Local news outlet Mission Local blames Adachi’s death on failure to treat his heart problems. Incredibly, they call this “the painful lesson” to be learned from his death.

Adachi wanted his misdemeanor attorneys to conduct 10 trials a year.

Information about Adachi’s death came to light when a reporter obtained the police report. Many were angered and embarrassed by this. The publication of the details of Adachi’s death has become a saga of its own.

Safety is the First Human Right

On 10 December 1948, the General Assembly of the United Nations adopted and proclaimed the Universal Declaration of Human Rights.  Article 3 of this Declaration states, “Everyone has the right to life, liberty and security of person.”  The right to security of person, therefore, was elevated to the most fundamental of all rights protected by the UN.  In the UN charter, it is as important as life and liberty themselves.

This prominence echoes the teachings of psychologist Abraham Maslow.  He listed safety as the second most basic human need, after physiological needs like air, water, and food.  Once a person’s physical needs are satisfied, their need for safety takes precedence.  This may mean safety from war, natural disaster, or crime.  Maslow believed that the need for safety had to be met before progression to the next stage to occur.  In other words, a person must be safe before they can have love, belonging, acceptance, or self-actualization.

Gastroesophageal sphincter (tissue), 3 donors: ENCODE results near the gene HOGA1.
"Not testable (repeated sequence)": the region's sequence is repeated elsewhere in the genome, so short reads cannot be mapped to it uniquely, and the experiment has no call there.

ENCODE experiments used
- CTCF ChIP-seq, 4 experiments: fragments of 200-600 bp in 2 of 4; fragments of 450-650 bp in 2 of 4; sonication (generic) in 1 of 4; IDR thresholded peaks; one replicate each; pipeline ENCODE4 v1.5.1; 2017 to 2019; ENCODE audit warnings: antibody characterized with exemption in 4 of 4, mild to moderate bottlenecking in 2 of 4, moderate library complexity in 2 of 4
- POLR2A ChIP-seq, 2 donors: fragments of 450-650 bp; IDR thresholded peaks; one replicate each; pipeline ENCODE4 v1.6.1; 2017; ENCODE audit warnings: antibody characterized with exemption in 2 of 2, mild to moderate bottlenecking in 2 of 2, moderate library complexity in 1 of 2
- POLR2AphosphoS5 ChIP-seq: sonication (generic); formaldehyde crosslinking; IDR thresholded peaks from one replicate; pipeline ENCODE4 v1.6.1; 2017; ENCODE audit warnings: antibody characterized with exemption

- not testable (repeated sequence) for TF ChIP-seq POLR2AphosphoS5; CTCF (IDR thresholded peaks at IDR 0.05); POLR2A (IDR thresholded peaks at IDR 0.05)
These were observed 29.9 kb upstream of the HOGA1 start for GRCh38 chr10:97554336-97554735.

A lot of good work is being done out there to protect our right to a clean environment.  A lot of good people work hard to ensure that everyone has the right to marry.  During election season, we agonize over the right to privacy, the right to bear arms, the right to protest, the right to choose, the right to affordable housing, and the right to equality.  But without safety, we cannot enjoy any of these rights.  Safety is the foundation of these rights.

In the criminal justice system, defense attorneys talk the most about rights.  The right to a speedy trial, the right to a lawyer, the right to present a defense, the right to cross-examine, the right against self-incrimination.  Courts have gone to great lengths in order to protect a defendant’s rights.  They will throw out evidence that conclusively establishes guilt if that evidence was collected in violation of a defendant’s rights.  Rights violations can lead to ethical sanctions, retrials, and even outright dismissal of criminal prosecutions.  In the day-to-day work of a courtroom, it can sometimes feel like complaining about her client’s rights is a required part of the job of a criminal defense lawyer.  Judges are often far more receptive to these arguments than they are to arguments about the rights of the community.  The community, after all, is rarely in court watching.